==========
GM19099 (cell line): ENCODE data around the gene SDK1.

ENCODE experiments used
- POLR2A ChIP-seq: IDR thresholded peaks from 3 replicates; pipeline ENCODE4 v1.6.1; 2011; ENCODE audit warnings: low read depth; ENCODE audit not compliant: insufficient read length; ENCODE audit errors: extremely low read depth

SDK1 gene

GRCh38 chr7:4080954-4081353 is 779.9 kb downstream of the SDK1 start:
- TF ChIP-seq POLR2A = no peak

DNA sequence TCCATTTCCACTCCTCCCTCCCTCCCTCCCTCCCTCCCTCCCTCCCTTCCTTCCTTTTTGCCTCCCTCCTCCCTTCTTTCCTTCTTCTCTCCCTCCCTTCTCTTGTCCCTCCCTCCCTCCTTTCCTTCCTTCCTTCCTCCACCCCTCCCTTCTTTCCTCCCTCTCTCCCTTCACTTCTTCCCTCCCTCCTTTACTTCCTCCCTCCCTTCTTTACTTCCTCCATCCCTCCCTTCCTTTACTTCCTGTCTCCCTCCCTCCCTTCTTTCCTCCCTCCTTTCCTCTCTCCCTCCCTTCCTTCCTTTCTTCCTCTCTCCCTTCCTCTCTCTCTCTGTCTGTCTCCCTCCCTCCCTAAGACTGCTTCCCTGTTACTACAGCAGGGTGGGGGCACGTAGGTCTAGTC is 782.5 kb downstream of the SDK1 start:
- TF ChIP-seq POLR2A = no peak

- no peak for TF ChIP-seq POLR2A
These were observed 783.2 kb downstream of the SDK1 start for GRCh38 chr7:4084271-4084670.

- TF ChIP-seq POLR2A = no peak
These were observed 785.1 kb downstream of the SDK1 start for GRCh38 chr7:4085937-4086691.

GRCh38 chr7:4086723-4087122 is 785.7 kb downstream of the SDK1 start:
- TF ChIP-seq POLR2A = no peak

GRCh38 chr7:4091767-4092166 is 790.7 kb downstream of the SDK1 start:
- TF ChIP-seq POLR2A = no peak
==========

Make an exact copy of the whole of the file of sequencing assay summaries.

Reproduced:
GM19099 (cell line): ENCODE data around the gene SDK1.

ENCODE experiments used
- POLR2A ChIP-seq: IDR thresholded peaks from 3 replicates; pipeline ENCODE4 v1.6.1; 2011; ENCODE audit warnings: low read depth; ENCODE audit not compliant: insufficient read length; ENCODE audit errors: extremely low read depth

SDK1 gene

GRCh38 chr7:4080954-4081353 is 779.9 kb downstream of the SDK1 start:
- TF ChIP-seq POLR2A = no peak

DNA sequence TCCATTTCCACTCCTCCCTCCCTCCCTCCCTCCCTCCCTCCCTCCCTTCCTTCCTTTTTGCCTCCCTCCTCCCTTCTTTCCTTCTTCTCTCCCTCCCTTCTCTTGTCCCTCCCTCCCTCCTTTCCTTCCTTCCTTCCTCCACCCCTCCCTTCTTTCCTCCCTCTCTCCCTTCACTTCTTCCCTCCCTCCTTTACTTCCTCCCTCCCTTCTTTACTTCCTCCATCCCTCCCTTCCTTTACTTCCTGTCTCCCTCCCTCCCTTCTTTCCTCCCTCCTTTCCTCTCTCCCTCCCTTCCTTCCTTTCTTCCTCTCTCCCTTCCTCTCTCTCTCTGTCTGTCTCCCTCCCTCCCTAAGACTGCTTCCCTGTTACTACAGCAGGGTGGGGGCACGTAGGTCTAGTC is 782.5 kb downstream of the SDK1 start:
- TF ChIP-seq POLR2A = no peak

- no peak for TF ChIP-seq POLR2A
These were observed 783.2 kb downstream of the SDK1 start for GRCh38 chr7:4084271-4084670.

- TF ChIP-seq POLR2A = no peak
These were observed 785.1 kb downstream of the SDK1 start for GRCh38 chr7:4085937-4086691.

GRCh38 chr7:4086723-4087122 is 785.7 kb downstream of the SDK1 start:
- TF ChIP-seq POLR2A = no peak

GRCh38 chr7:4091767-4092166 is 790.7 kb downstream of the SDK1 start:
- TF ChIP-seq POLR2A = no peak